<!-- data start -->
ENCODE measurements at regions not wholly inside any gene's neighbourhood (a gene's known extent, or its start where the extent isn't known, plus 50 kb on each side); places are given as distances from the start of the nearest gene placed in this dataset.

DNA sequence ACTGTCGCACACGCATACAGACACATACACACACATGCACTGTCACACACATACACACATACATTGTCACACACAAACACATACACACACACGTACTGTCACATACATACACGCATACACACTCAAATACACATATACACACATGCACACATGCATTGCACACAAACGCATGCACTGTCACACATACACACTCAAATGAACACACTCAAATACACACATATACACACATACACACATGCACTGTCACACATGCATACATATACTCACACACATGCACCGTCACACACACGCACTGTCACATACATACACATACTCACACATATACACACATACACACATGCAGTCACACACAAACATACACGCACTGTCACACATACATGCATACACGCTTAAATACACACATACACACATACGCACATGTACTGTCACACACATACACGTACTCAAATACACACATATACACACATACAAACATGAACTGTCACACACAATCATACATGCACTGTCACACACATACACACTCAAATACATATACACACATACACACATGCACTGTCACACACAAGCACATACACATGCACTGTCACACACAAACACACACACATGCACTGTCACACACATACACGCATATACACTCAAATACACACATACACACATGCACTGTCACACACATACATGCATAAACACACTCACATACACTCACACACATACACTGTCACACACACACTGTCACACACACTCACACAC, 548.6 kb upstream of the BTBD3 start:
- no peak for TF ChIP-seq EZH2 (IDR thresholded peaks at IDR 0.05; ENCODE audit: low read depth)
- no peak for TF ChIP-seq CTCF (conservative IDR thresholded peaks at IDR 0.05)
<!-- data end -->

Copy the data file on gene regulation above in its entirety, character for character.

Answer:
ENCODE measurements at regions not wholly inside any gene's neighbourhood (a gene's known extent, or its start where the extent isn't known, plus 50 kb on each side); places are given as distances from the start of the nearest gene placed in this dataset.

DNA sequence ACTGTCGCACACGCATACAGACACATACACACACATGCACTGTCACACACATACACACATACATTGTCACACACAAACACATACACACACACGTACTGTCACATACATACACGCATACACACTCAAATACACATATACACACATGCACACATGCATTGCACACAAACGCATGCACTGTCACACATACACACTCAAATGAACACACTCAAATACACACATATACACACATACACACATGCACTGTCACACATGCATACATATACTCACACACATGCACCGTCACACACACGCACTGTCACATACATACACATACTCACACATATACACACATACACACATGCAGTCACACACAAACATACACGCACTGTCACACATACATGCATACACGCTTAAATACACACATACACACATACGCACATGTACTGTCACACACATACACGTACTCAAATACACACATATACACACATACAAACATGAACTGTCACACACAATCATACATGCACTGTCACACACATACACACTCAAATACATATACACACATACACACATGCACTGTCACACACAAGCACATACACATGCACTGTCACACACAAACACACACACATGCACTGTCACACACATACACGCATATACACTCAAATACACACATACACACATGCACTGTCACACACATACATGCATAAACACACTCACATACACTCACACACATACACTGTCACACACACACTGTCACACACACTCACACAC, 548.6 kb upstream of the BTBD3 start:
- no peak for TF ChIP-seq EZH2 (IDR thresholded peaks at IDR 0.05; ENCODE audit: low read depth)
- no peak for TF ChIP-seq CTCF (conservative IDR thresholded peaks at IDR 0.05)